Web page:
Dáil Éireann - Volume 647 - 14 February, 2008

Written Answers. - Pupil-Teacher Ratio.

Deputy Brian Hayesasked the Minister for Education and Science the number of classes of either 30 children or more within primary schools in respect of children under the age of nine; and if she will make a statement on the matter. [5767/08]

  Deputy Mary Hanafin: Data in respect of the number of classes broken down by class size and age of pupils are not available. As the Deputy will be aware, major improvements have been made in staffing at primary level in recent years. There are now in the region of 6,000 more primary teachers than there were in 2002. By the 2006/07 school year, we had reduced the average class size in our primary schools to 24, while the pupil teacher ratio was 16.4:1, including resource teachers etc. In that year, schools were staffed on the basis of a general rule of at least one classroom teacher for every 28 children. Given that the national average was 24, many schools benefited from much more favourable staffing ratios than this.

Extra teachers were provided by the Government for the 2007/08 school year to improve primary school staffing so that schools would generally get at least one classroom teacher for every 27 children. A further initiative in recent years that has been of direct benefit to primary schools has been the change in the criteria for developing schools. For the current school year the threshold for getting a developing school post was reduced specifically to help schools that are seeing large increases in enrolments each year. Over 330 such posts have been sanctioned in the 2007/08 school year compared to 280 in 2006/07.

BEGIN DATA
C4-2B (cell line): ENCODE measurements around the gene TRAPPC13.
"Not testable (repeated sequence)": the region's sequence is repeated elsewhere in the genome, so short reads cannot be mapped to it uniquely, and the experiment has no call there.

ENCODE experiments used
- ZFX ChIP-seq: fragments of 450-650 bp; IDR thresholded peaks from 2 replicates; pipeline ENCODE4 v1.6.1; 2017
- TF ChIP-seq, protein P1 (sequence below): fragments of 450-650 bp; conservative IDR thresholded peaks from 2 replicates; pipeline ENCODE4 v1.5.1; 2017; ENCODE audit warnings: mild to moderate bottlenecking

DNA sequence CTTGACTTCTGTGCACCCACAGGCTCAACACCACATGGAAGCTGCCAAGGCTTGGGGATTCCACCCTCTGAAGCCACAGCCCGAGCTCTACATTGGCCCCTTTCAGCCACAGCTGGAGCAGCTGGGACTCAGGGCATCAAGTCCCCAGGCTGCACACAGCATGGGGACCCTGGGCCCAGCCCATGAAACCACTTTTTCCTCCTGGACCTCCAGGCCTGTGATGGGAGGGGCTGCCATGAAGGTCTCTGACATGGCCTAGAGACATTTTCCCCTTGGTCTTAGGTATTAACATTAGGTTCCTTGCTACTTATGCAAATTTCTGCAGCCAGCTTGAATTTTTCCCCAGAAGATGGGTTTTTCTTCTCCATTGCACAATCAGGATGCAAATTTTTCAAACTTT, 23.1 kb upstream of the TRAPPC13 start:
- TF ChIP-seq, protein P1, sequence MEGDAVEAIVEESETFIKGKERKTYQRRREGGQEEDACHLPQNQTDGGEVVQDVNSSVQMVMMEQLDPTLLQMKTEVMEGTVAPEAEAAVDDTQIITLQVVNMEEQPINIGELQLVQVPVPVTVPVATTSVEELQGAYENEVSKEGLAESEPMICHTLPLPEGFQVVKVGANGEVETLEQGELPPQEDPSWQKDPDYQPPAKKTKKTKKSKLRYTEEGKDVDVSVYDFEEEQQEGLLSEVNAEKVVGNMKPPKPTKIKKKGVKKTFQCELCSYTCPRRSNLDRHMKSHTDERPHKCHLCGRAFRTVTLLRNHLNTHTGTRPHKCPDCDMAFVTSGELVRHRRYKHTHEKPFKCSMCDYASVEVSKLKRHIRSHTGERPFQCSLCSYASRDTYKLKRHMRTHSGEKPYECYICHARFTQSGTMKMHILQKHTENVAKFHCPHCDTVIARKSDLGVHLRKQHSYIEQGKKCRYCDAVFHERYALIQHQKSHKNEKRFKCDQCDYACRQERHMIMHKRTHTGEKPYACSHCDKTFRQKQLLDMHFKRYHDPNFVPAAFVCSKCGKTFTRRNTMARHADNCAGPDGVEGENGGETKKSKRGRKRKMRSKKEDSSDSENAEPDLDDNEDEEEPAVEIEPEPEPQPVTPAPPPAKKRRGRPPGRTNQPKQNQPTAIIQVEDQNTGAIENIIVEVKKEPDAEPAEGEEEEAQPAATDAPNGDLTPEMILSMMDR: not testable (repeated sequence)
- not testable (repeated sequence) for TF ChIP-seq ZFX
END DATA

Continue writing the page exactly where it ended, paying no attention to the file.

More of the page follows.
The improvements we have made in school staffing in recent years are absolutely unparalleled. The Government is committed to providing more teachers to our primary schools over the next five years in order to reduce class sizes. We will also continue our focus on measures to improve the quality of education in our primary schools to ensure that increased resources lead to better outcomes for our children.